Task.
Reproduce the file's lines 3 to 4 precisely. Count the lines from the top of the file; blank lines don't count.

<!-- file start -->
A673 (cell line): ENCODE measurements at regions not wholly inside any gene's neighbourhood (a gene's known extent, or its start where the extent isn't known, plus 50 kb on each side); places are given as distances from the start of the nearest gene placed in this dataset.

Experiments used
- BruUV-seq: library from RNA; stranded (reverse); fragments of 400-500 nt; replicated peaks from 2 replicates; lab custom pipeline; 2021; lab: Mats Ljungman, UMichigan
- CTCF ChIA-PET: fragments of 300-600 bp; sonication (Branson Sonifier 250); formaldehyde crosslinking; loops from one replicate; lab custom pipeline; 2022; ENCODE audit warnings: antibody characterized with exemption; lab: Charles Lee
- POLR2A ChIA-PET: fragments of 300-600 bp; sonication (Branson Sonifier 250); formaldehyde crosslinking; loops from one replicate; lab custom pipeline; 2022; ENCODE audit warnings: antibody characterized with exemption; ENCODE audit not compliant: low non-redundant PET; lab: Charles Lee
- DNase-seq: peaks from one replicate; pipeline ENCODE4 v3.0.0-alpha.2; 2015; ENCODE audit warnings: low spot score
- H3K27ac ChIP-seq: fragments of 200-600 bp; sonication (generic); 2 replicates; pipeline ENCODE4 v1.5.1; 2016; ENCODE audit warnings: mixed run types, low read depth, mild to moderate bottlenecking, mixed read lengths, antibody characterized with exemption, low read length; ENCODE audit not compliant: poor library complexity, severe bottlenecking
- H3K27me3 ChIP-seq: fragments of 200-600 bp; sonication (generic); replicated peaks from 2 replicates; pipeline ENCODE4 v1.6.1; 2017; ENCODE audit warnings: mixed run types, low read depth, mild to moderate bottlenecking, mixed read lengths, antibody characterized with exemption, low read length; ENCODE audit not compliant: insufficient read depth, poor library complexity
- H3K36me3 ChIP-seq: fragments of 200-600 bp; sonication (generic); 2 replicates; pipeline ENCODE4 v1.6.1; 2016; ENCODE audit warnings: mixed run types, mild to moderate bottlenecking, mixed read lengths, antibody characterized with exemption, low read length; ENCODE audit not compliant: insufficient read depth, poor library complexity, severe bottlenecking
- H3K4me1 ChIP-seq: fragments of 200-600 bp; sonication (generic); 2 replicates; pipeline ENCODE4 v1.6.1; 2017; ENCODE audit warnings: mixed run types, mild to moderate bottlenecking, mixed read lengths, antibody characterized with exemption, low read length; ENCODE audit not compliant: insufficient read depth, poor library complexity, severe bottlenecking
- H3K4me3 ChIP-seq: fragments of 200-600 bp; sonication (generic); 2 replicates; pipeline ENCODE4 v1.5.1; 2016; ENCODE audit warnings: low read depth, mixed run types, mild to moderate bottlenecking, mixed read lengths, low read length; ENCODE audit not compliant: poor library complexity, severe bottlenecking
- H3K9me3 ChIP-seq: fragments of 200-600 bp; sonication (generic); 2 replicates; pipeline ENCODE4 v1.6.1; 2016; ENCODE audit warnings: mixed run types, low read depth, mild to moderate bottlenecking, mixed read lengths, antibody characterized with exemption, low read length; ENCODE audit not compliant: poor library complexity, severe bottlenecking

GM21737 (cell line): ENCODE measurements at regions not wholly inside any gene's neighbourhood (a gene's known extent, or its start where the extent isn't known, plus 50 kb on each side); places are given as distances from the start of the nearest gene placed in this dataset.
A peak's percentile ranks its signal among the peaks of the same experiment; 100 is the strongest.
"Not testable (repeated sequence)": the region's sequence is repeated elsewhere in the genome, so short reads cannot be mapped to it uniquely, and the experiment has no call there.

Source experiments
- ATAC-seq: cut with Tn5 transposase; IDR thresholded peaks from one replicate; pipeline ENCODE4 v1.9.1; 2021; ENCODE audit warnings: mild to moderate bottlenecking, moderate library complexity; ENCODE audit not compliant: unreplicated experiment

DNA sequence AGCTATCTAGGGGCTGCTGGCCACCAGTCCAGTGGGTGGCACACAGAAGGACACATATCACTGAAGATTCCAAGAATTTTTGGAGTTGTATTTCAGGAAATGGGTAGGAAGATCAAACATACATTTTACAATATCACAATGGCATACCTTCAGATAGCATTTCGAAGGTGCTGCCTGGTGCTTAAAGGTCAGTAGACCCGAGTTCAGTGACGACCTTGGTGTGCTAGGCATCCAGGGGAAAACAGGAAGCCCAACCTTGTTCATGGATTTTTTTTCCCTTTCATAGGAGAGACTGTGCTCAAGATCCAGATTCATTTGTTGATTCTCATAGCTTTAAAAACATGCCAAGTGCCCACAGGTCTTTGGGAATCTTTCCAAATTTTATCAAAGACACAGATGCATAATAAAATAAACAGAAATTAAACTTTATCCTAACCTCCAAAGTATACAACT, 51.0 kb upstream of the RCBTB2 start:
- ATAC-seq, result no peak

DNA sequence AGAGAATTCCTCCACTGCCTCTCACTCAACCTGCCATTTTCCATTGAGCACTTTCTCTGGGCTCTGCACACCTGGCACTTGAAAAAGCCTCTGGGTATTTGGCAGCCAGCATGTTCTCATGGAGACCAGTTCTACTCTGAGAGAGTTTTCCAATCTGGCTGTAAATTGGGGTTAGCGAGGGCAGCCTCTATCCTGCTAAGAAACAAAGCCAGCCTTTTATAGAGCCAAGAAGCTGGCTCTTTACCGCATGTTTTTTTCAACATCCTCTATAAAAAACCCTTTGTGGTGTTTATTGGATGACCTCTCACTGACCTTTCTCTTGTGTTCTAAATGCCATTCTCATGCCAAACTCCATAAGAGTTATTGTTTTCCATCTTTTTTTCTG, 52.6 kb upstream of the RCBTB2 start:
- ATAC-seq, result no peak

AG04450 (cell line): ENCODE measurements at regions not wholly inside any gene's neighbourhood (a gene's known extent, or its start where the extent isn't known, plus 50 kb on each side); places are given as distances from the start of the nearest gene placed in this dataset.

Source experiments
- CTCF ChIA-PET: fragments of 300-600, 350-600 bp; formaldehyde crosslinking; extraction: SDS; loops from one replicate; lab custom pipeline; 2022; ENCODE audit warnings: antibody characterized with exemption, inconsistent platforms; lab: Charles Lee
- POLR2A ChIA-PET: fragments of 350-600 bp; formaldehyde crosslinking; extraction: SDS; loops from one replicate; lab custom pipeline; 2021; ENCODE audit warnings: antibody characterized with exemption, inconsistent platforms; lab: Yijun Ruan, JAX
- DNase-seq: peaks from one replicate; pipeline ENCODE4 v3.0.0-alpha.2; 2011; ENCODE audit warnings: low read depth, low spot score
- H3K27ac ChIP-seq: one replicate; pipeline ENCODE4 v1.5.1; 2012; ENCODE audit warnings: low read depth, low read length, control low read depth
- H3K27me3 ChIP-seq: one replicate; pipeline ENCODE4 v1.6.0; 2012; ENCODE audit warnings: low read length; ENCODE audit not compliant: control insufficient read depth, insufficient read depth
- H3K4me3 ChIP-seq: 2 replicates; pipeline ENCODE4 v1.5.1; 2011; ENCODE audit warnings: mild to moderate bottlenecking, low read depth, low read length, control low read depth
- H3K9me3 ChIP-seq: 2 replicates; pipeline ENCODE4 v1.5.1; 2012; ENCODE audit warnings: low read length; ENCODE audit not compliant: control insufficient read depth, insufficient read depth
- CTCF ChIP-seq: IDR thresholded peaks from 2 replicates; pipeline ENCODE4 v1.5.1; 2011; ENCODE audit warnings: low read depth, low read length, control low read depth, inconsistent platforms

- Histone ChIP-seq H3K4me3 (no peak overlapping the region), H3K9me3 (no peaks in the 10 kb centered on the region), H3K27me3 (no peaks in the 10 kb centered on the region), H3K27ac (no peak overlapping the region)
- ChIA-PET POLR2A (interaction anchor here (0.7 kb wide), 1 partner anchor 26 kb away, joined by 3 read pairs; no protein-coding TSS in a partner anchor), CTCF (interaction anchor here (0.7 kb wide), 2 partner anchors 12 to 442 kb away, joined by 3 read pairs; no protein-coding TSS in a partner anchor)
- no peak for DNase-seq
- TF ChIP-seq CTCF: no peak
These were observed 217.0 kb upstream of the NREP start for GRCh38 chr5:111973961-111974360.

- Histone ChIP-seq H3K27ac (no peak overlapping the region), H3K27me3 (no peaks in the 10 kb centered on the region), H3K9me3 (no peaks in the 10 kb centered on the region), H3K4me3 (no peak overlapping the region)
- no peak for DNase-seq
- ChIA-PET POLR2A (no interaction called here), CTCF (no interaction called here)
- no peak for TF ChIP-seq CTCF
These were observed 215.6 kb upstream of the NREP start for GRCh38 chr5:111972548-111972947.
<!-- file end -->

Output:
- BruUV-seq: library from RNA; stranded (reverse); fragments of 400-500 nt; replicated peaks from 2 replicates; lab custom pipeline; 2021; lab: Mats Ljungman, UMichigan
- CTCF ChIA-PET: fragments of 300-600 bp; sonication (Branson Sonifier 250); formaldehyde crosslinking; loops from one replicate; lab custom pipeline; 2022; ENCODE audit warnings: antibody characterized with exemption; lab: Charles Lee